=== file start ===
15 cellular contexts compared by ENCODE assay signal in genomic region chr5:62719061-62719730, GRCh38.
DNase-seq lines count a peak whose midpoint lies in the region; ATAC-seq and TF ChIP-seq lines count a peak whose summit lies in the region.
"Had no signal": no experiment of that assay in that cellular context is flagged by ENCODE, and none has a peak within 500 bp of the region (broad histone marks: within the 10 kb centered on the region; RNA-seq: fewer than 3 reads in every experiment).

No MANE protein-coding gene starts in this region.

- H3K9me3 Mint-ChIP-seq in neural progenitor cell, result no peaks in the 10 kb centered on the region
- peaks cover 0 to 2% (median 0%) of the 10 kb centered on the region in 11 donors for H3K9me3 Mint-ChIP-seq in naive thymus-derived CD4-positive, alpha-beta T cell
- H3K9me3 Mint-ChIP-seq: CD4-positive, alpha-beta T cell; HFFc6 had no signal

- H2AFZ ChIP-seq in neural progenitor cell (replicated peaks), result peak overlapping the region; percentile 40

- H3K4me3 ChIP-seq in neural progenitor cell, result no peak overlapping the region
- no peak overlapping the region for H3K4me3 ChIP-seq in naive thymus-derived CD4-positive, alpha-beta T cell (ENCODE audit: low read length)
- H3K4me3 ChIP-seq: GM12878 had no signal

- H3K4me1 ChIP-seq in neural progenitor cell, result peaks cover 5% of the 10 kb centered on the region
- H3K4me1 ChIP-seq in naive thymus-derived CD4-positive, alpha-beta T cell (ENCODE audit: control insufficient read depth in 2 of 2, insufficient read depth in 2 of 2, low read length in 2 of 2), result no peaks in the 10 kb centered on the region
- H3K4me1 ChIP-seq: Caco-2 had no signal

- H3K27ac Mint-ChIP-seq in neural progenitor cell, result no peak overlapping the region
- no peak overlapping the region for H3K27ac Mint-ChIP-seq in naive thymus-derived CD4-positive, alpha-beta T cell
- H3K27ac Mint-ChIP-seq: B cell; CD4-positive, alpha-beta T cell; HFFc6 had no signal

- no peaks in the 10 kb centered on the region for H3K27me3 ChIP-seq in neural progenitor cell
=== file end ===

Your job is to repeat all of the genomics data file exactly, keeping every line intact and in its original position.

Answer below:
15 cellular contexts compared by ENCODE assay signal in genomic region chr5:62719061-62719730, GRCh38.
DNase-seq lines count a peak whose midpoint lies in the region; ATAC-seq and TF ChIP-seq lines count a peak whose summit lies in the region.
"Had no signal": no experiment of that assay in that cellular context is flagged by ENCODE, and none has a peak within 500 bp of the region (broad histone marks: within the 10 kb centered on the region; RNA-seq: fewer than 3 reads in every experiment).

No MANE protein-coding gene starts in this region.

- H3K9me3 Mint-ChIP-seq in neural progenitor cell, result no peaks in the 10 kb centered on the region
- peaks cover 0 to 2% (median 0%) of the 10 kb centered on the region in 11 donors for H3K9me3 Mint-ChIP-seq in naive thymus-derived CD4-positive, alpha-beta T cell
- H3K9me3 Mint-ChIP-seq: CD4-positive, alpha-beta T cell; HFFc6 had no signal

- H2AFZ ChIP-seq in neural progenitor cell (replicated peaks), result peak overlapping the region; percentile 40

- H3K4me3 ChIP-seq in neural progenitor cell, result no peak overlapping the region
- no peak overlapping the region for H3K4me3 ChIP-seq in naive thymus-derived CD4-positive, alpha-beta T cell (ENCODE audit: low read length)
- H3K4me3 ChIP-seq: GM12878 had no signal

- H3K4me1 ChIP-seq in neural progenitor cell, result peaks cover 5% of the 10 kb centered on the region
- H3K4me1 ChIP-seq in naive thymus-derived CD4-positive, alpha-beta T cell (ENCODE audit: control insufficient read depth in 2 of 2, insufficient read depth in 2 of 2, low read length in 2 of 2), result no peaks in the 10 kb centered on the region
- H3K4me1 ChIP-seq: Caco-2 had no signal

- H3K27ac Mint-ChIP-seq in neural progenitor cell, result no peak overlapping the region
- no peak overlapping the region for H3K27ac Mint-ChIP-seq in naive thymus-derived CD4-positive, alpha-beta T cell
- H3K27ac Mint-ChIP-seq: B cell; CD4-positive, alpha-beta T cell; HFFc6 had no signal

- no peaks in the 10 kb centered on the region for H3K27me3 ChIP-seq in neural progenitor cell